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USDA Finds More and More Americans Eat Out, Offers Tips for Making Healthier Food ChoicesBy Judy McBride
November 20, 1996
WASHINGTON, Nov. 20--More and more Americans are eating out, according to the U.S. Department of Agriculture's latest nationwide food consumption survey, "What We Eat in America."
The study found that the number of Americans who eat at least one food or beverage obtained away from home in the course of a day is 33 percent higher than in 1977-78.
And, fast-food establishments, including pizza parlors, have passed restaurants as the most frequent source of outside food.
"In 1994-95, 57 percent of Americans consumed meals and snacks away from home on any given day, accounting for about half of their daily calorie and fat intake on average," said Catherine E. Woteki, Acting Under Secretary for Research, Education and Economics. "Seventeen years ago, by comparison, 43 percent of Americans ate away from home for just over 40 percent of daily calories and fat. Given the prevalence of two-career families, the lack of time available for home cooking, and the wide variety of choices available for meals away from home, the increase is not surprising."
Teenage males are most likely to eat away from home, Woteki noted, while individuals over age 60 are the least likely. On a typical day, more than 70 percent of teenage males eat away from home, compared with fewer than 40 percent of men and women over 60. But males and females from age six to over sixty were surprisingly similar in the proportion of fat and calories they get from these foods an any given day, Woteki said.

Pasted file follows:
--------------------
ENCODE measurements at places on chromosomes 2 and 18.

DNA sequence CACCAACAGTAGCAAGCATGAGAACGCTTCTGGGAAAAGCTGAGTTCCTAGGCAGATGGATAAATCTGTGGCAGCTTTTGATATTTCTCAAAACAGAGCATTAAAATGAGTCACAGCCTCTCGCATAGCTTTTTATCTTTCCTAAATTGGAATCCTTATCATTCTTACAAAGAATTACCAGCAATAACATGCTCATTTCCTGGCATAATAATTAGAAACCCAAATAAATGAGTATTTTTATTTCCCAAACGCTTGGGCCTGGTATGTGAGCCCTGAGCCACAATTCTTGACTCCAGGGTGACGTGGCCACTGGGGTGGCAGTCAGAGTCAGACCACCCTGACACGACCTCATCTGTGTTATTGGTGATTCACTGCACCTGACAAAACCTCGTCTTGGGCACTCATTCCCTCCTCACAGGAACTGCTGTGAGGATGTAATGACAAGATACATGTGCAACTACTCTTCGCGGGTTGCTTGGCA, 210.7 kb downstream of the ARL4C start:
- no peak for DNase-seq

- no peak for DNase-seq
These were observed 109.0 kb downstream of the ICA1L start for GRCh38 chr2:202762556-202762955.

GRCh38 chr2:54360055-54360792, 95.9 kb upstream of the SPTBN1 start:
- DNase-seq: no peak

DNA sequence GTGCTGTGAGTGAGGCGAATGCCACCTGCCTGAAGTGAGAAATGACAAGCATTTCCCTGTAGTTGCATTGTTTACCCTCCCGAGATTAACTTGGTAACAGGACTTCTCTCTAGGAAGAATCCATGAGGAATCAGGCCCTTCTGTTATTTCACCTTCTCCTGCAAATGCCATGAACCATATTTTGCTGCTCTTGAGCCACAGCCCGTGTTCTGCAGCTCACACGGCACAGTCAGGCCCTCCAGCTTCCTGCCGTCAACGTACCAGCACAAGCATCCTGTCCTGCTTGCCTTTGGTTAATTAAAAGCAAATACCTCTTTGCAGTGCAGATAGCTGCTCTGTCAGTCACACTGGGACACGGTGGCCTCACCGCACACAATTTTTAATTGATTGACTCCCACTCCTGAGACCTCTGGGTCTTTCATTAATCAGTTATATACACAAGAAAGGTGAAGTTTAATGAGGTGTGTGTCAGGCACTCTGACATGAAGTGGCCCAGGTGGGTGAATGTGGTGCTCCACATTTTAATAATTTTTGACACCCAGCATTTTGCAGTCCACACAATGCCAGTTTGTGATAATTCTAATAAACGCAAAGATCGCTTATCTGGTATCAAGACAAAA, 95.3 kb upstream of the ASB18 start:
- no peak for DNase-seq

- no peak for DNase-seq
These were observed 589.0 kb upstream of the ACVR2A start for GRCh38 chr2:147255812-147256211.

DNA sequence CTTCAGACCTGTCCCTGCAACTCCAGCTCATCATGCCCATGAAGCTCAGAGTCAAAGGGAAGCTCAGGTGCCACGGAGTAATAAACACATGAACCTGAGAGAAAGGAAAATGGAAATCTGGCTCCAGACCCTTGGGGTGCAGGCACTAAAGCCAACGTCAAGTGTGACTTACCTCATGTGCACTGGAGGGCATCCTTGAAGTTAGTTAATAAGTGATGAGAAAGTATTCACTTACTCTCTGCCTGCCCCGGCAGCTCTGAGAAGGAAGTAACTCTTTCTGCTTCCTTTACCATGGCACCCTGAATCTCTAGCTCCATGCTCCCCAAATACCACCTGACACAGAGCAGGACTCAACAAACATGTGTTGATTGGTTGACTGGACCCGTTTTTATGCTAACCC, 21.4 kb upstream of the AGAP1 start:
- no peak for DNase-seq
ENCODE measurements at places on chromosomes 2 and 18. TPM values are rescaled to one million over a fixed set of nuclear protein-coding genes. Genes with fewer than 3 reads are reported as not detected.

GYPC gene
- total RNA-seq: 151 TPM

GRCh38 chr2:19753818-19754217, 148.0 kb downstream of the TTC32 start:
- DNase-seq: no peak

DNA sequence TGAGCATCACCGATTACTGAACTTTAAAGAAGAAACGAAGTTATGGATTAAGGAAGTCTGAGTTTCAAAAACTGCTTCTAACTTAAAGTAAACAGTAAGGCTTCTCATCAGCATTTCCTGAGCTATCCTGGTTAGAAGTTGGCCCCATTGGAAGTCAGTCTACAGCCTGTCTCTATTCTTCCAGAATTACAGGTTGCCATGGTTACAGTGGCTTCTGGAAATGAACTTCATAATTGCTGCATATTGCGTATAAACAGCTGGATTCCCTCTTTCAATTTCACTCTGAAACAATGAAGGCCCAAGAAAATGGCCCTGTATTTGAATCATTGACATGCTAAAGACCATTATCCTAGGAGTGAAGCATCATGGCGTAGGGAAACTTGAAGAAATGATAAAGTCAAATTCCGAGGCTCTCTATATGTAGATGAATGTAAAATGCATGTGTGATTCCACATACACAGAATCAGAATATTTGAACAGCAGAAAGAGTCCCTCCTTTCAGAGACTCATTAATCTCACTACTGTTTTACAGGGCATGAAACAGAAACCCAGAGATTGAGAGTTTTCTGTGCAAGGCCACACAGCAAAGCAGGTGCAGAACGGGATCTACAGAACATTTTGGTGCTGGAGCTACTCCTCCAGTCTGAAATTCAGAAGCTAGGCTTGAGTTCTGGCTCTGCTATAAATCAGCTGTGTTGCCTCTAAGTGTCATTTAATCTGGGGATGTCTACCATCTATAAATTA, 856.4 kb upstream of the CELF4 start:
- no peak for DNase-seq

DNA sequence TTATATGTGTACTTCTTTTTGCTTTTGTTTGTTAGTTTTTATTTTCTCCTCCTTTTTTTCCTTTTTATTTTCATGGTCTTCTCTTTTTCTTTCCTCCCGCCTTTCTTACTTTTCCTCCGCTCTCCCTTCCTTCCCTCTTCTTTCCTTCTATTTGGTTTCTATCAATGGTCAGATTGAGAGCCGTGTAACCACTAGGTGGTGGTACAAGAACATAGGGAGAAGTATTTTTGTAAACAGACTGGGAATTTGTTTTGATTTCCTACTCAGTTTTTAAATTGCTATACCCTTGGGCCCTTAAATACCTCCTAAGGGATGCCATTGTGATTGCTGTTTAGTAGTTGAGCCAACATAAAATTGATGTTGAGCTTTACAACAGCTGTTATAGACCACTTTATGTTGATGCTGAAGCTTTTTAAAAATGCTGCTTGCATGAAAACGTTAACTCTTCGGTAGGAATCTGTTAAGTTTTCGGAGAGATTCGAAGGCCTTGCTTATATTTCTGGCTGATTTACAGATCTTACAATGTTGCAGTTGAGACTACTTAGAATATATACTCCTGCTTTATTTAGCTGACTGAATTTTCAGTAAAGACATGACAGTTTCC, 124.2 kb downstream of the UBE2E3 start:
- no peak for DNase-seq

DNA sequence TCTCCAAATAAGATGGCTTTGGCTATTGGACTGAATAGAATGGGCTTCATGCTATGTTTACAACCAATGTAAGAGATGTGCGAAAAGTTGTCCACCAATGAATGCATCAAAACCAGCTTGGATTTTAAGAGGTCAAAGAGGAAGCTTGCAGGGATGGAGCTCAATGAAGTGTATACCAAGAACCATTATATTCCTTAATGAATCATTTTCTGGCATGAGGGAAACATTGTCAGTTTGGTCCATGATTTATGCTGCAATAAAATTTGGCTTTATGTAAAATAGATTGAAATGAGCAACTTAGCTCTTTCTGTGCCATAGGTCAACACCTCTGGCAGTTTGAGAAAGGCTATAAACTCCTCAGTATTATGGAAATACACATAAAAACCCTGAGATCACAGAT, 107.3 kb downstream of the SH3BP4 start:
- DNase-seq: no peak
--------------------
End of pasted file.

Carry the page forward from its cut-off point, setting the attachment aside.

Nutritionist Lori Borrud of USDA's Agricultural Research Service will present these data tonight at the annual meeting of the American Public Health Association in New York City.
[Visit the home page of the ARS Food Surveys Research Group for more details about the group's current and past food surveys.]
"These figures are averages," Borrud said. "The percent of calories obtained from food eaten away from home ranges from a single diet soda or cup of coffee to three full meals." In fact, the most popular foods eaten away from home were beverages--sodas, coffee and milk. Other popular foods are lettuce salads, sandwiches--especially burgers with or without cheese--and french fries.
The data are based on interviews of nearly 11,000 men, women and children of all ages from all regions of the country during 1994-95. The survey is designed to reflect current demographics, Borrud said, with special emphasis on low-income individuals.
"The number of Americans who eat away from home has steadily increased since the question was first surveyed in 1965," she said. "The increase is across all age and gender groups but is most apparent for young children and women."
Borrud said Americans selected foods that are, on average, slightly higher in fat and cholesterol and slightly lower in other nutrients than foods eaten at home.
According to U.S. Department of Labor statistics, American households have spent nearly 40 percent of their food dollar on food away from home since the mid-1980's, compared with only 20 percent in the early 1970's.
In 1994-95, fast food establishments captured the business of nearly one-third (32 percent) of those who bought and ate out, Borrud said, followed by sit-down restaurants (27 percent) and grocery and convenience stores (24 percent). Americans most often ate lunch out, followed by snack or beverage breaks.
About 40 percent of males between age 12 and 59 ate food or beverages purchased from fast-food establishments, compared with one-third of their female counterparts and 25 percent of preschool children, said Borrud.
Other trends identified by the survey include:
Click here to see USDA's tips for making healthier food choices.
Scientific contact: Lori G. Borrud, nutritionist, will present these data at 8:00 p.m., Nov. 20. She is with the Food Surveys Research Group, Agricultural Research Service, USDA, Riverdale, Md; telephone (301) 734-8457.